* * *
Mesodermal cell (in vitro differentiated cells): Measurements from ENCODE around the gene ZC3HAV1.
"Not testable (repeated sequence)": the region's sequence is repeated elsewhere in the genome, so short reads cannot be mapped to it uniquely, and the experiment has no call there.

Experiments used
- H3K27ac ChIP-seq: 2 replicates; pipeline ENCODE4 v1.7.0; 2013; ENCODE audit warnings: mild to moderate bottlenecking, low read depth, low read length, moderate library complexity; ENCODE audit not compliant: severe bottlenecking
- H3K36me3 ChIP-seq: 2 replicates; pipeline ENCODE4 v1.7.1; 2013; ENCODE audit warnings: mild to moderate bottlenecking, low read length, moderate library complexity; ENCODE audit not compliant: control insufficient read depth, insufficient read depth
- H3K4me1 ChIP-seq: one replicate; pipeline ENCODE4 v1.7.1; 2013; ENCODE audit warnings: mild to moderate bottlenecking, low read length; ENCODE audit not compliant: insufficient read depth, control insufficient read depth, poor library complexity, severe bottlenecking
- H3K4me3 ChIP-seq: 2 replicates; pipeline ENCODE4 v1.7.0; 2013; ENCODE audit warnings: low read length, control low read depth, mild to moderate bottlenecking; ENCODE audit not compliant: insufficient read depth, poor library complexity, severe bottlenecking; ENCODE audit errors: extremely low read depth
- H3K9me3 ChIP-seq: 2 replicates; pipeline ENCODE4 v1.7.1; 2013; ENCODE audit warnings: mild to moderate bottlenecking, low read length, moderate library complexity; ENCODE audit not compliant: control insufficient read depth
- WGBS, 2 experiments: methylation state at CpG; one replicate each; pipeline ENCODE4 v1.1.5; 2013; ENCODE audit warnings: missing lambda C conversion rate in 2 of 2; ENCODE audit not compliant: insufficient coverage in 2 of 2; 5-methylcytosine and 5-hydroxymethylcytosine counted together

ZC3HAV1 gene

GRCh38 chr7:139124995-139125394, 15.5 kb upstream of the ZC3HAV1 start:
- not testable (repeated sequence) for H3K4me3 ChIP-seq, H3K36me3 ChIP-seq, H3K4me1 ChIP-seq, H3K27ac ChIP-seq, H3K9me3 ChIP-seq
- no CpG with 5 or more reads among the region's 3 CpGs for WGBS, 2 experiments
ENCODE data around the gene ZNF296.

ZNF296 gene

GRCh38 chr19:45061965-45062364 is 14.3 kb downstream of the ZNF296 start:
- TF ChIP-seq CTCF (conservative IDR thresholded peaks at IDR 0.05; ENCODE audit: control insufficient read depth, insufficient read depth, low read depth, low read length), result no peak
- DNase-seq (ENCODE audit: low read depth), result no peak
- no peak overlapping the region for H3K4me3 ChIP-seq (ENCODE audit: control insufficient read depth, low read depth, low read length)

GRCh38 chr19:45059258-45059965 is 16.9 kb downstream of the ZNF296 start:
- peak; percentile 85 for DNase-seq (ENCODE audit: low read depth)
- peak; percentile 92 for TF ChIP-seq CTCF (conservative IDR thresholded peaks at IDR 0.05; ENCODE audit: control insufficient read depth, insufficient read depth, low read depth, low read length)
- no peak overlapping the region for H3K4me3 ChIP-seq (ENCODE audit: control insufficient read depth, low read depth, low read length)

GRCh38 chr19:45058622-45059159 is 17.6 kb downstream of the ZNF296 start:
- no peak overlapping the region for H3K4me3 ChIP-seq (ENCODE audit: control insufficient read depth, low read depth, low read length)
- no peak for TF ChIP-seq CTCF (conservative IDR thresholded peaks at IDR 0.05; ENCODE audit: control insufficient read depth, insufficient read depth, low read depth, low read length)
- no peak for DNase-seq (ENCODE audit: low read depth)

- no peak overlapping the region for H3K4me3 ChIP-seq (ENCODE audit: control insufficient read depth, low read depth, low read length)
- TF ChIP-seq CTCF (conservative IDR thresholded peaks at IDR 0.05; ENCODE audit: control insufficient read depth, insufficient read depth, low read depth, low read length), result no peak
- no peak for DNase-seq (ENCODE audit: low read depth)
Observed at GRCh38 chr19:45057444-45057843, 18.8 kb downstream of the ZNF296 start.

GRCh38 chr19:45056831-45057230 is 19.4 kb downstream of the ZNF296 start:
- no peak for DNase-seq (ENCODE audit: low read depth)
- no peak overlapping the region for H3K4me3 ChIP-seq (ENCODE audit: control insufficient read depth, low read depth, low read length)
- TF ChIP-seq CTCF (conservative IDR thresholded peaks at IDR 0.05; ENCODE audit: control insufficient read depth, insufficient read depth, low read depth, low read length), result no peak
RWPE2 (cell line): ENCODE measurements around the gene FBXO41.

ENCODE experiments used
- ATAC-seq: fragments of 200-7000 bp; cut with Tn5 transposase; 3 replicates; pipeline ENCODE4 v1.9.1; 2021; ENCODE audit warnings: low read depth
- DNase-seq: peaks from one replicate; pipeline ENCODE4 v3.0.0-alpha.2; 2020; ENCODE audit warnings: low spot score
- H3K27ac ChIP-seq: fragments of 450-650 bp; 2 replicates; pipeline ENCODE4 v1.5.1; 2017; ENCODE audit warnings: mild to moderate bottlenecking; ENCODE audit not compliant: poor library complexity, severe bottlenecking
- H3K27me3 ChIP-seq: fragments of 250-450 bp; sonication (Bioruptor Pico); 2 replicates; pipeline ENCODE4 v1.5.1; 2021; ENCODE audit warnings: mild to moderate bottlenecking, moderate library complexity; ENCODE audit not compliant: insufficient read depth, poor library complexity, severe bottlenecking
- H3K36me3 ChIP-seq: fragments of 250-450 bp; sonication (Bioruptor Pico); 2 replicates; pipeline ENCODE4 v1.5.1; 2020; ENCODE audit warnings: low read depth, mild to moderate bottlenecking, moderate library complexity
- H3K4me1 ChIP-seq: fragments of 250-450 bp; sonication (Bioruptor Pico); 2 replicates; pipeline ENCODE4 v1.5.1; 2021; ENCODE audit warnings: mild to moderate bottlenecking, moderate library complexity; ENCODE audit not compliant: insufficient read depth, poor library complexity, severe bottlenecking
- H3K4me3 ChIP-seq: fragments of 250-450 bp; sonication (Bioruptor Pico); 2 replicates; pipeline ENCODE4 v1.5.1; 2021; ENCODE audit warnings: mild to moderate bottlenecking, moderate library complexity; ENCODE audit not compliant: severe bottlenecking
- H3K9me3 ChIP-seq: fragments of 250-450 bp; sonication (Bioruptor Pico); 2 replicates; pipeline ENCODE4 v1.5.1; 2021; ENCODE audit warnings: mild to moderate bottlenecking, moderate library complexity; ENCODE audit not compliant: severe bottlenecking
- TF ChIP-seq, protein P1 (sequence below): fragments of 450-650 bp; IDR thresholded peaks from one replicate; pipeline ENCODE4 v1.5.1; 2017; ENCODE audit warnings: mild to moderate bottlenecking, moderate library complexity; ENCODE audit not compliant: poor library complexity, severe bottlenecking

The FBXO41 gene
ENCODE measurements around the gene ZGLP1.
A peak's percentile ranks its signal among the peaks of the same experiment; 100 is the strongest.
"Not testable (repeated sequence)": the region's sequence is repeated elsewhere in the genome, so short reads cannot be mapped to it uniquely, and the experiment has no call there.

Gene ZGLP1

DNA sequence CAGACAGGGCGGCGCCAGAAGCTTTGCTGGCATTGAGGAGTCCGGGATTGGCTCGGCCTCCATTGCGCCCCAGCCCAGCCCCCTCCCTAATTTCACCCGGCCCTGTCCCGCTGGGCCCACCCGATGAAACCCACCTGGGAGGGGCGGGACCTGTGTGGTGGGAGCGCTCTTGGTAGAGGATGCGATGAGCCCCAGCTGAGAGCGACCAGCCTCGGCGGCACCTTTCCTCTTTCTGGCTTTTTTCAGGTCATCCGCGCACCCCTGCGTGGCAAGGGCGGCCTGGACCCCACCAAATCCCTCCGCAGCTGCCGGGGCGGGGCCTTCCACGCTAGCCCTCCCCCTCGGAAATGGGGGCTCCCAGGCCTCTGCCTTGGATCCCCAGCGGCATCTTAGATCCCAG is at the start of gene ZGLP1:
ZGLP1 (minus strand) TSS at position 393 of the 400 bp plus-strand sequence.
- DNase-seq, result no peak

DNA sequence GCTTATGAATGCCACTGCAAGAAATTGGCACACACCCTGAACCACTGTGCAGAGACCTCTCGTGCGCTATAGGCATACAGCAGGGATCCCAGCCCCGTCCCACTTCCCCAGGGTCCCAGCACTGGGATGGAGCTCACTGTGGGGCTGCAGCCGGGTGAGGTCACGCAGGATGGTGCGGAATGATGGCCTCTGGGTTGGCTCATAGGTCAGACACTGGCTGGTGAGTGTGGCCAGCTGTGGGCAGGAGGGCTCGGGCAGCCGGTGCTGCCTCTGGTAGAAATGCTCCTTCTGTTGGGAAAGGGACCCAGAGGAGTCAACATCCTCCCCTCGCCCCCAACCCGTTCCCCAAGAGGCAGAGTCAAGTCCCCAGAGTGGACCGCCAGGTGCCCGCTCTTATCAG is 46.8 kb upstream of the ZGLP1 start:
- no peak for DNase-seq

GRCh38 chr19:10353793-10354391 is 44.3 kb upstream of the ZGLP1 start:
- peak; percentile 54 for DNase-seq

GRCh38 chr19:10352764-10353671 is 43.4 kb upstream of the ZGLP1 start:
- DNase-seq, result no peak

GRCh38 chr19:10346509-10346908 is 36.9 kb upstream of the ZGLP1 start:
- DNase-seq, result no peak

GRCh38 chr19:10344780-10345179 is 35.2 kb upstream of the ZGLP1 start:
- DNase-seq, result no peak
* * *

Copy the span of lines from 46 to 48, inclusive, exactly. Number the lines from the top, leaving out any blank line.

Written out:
- TF ChIP-seq, protein P1 (sequence below): fragments of 450-650 bp; IDR thresholded peaks from one replicate; pipeline ENCODE4 v1.5.1; 2017; ENCODE audit warnings: mild to moderate bottlenecking, moderate library complexity; ENCODE audit not compliant: poor library complexity, severe bottlenecking

The FBXO41 gene
ENCODE measurements around the gene ZGLP1.